> How to report NJ bird sightings: 
>
> List archives: https://lists.princeton.edu/cgi-bin/wa?A0=jerseybi
> How to report NJ bird sightings: 
>

List archives: https://lists.princeton.edu/cgi-bin/wa?A0=jerseybi
How to report NJ bird sightings: 
Subject: Re: chickadee question
From: Tom Bailey <ammodramus AT COMCAST.NET>
Date: Tue, 28 Oct 2014 17:37:10 +0000
Charles,

The Long Branch CBC is not the same as the Sandy Hook CBC.

I already replied to Sandy privately but all chickadees on Sandy Hook
are Black-capped. The rest of Monmouth County is populated by Carolina
Chickadees.

Tom

Tom Bailey
Tabernacle, NJ
ammodramus at comcast.net

----- Original Message -----
From: "C J BRINE" 
To: JERSEYBI AT LISTS.PRINCETON.EDU
Sent: Tuesday, October 28, 2014 1:17:25 PM
Subject: Re: [JERSEYBI] chickadee question

Sandra,

Further to the question, from the 2001 & 2013 Sandy Hook
(Long Branch) XMas Count Results, 2001 - 236 Carolina Chickadee,
0 Black-capped, 2013 - 146 Carolina Chickadee, 0 Black-Capped
Chickadee.

Charles J. Brine
Princeton




On Tuesday, October 28, 2014 12:49 PM, C J BRINE  wrote:
 


Sandra,

If you look at the 2013 Monmouth County Audubon, Birds of
Monmouth County Checklist, Carolina Chickadee is Common where as
Black-capped is Uncommon.

Charles J. Brine
Princeton
http://monmouthaudubon.org/checklist.htm

  


On Tuesday, October 28, 2014 12:23 PM, Sandra Keller  
wrote: 

 


1997 - I am still on that year entering old records into ebird!
Anyway - Sandy Hook - north pond - 2. I entered as Black-capped, but
comes up as rare. In my notes I have "We were told that was the chickadee
here".  Another question - does that hold for 2014 also?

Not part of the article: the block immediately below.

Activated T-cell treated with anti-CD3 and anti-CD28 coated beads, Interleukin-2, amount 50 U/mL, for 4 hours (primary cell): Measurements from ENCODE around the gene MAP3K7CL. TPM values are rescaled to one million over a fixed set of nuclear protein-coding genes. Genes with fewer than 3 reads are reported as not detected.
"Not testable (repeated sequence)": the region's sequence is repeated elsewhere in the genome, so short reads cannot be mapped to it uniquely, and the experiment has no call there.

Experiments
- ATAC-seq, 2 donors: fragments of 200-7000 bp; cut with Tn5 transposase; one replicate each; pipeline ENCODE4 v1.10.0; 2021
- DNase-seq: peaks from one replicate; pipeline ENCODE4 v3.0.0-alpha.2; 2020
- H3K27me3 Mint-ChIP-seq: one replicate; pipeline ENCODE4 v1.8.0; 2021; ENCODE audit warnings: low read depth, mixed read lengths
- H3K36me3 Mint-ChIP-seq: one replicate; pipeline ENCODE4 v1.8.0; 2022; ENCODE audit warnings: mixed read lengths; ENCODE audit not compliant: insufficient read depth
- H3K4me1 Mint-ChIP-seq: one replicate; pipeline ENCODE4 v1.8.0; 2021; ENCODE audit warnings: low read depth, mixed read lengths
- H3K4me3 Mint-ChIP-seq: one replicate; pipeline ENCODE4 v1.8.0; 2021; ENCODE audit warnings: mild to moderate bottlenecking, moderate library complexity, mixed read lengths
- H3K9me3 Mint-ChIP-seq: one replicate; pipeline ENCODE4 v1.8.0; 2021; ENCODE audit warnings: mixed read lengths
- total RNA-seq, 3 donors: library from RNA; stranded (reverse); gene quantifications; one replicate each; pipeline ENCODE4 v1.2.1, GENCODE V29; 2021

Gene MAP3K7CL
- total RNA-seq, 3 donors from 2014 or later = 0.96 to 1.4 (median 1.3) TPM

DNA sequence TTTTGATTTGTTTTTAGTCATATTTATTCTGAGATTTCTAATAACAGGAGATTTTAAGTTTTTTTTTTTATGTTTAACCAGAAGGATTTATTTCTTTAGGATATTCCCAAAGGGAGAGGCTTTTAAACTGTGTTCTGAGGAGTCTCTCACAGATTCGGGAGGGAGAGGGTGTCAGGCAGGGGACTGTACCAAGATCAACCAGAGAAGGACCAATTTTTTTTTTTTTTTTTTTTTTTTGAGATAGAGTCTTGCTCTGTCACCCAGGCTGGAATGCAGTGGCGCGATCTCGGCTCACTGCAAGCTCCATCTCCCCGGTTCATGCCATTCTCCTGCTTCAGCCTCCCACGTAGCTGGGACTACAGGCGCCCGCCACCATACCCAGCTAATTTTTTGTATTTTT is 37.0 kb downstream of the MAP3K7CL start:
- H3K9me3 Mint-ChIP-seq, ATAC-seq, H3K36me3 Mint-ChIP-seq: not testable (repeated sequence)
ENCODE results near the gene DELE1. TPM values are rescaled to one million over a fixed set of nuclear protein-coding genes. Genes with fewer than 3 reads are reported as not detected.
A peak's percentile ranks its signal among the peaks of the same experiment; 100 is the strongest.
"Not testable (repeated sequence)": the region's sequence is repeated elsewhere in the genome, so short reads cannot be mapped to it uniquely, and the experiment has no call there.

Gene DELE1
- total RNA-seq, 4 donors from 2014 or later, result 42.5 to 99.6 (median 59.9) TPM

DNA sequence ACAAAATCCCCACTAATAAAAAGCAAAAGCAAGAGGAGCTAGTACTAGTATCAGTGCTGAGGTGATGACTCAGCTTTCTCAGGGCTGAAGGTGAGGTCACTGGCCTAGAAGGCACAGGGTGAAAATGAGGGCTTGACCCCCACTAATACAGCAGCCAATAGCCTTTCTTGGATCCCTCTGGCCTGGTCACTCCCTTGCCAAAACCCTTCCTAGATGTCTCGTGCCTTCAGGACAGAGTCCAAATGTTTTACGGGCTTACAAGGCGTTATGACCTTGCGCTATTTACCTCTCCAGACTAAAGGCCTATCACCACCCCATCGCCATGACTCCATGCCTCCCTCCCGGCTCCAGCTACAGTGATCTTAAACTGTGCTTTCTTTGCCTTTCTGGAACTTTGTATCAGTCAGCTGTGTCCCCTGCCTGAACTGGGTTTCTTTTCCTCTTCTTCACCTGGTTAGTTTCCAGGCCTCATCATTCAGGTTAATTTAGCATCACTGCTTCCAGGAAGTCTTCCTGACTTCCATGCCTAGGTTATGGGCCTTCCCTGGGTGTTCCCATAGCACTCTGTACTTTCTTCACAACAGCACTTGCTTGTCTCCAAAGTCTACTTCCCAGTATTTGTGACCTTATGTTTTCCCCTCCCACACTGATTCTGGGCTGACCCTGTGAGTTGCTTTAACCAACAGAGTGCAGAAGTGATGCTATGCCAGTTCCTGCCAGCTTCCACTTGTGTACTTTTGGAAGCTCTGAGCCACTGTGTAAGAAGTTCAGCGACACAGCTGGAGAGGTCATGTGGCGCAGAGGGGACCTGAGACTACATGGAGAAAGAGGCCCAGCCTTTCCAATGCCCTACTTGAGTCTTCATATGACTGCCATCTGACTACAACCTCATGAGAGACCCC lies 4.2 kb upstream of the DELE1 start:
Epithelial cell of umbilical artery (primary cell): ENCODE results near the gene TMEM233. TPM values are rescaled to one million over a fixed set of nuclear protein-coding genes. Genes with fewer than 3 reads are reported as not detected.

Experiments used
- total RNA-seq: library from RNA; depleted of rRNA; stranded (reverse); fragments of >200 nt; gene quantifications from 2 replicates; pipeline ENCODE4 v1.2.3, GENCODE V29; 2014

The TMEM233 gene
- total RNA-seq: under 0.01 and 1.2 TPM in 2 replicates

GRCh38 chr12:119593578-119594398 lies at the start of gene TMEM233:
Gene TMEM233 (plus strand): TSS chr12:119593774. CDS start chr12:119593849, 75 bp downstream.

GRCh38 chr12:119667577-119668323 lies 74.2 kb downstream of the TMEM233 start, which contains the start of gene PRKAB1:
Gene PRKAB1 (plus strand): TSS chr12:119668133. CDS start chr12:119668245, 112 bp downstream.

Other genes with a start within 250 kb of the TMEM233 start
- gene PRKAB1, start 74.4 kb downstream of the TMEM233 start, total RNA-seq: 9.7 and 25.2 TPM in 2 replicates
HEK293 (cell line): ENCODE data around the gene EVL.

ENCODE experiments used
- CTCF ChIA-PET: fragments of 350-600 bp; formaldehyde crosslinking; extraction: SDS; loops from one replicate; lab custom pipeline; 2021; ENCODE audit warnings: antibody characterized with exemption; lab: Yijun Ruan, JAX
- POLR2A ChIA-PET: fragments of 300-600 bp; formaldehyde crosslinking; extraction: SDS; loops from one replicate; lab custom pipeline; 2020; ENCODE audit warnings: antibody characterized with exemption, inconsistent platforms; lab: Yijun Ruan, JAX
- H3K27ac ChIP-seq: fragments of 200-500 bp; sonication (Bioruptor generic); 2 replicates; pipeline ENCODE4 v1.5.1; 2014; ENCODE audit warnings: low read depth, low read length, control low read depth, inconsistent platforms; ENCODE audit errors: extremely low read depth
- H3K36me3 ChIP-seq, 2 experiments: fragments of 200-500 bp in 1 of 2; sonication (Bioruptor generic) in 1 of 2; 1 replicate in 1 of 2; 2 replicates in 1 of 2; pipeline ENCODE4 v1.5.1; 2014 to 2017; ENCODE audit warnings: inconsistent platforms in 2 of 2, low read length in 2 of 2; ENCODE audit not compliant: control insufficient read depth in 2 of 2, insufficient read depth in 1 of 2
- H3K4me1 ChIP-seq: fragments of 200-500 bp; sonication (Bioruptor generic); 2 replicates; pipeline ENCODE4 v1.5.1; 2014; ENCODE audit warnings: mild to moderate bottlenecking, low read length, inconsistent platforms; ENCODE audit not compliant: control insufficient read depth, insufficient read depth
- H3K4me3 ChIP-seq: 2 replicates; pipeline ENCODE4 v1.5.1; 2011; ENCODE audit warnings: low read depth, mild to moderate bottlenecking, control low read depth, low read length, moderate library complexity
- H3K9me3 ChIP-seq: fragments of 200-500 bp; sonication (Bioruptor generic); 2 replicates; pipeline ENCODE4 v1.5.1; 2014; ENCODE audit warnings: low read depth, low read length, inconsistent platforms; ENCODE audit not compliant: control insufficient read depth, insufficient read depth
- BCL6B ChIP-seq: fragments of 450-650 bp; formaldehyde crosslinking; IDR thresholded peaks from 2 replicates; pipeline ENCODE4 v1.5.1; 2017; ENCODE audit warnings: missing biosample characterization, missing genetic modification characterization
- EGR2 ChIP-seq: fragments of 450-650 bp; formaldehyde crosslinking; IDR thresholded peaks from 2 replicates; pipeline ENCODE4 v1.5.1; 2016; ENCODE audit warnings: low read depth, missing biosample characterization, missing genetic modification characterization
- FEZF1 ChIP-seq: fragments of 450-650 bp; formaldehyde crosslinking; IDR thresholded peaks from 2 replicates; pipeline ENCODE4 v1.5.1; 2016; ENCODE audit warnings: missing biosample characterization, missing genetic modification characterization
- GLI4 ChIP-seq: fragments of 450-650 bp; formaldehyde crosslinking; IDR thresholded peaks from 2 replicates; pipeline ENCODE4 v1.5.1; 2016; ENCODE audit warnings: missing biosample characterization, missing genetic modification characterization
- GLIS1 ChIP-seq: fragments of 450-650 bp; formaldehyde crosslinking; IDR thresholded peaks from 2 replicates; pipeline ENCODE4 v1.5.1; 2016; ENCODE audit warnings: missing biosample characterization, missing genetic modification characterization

-- 
Sandra Keller
Barrington, NJ
sandrakeller AT verizon.net

List archives: https://lists.princeton.edu/cgi-bin/wa?A0=jerseybi
How to report NJ bird sightings: 

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How to report NJ bird sightings: 

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How to report NJ bird sightings: 
Subject: Re: chickadee question
From: "B.G. Sloan" <bgsloan3 AT GMAIL.COM>
Date: Tue, 28 Oct 2014 13:34:09 -0400
I should have added something to my earlier post. When Boyle (2011) talks
about Carolina Chickadees he says "Oddly, the species does not occur at
Sandy Hook." Coupled with Boyle's statement about Black-capped (i.e.,
"present on Sandy Hook") it sounds like Black-capped is the Sandy Hook
species?

On Tue, Oct 28, 2014 at 12:49 PM, C J BRINE  wrote:

> Sandra,
>
> If you look at the 2013 Monmouth County Audubon, Birds of
> Monmouth County Checklist, Carolina Chickadee is Common where as
> Black-capped is Uncommon.
>
> Charles J. Brine
> Princeton
> http://monmouthaudubon.org/checklist.htm
>
>
>
>
> On Tuesday, October 28, 2014 12:23 PM, Sandra Keller <
> sandrakeller AT VERIZON.NET> wrote:
>
>
>
> 1997 - I am still on that year entering old records into ebird!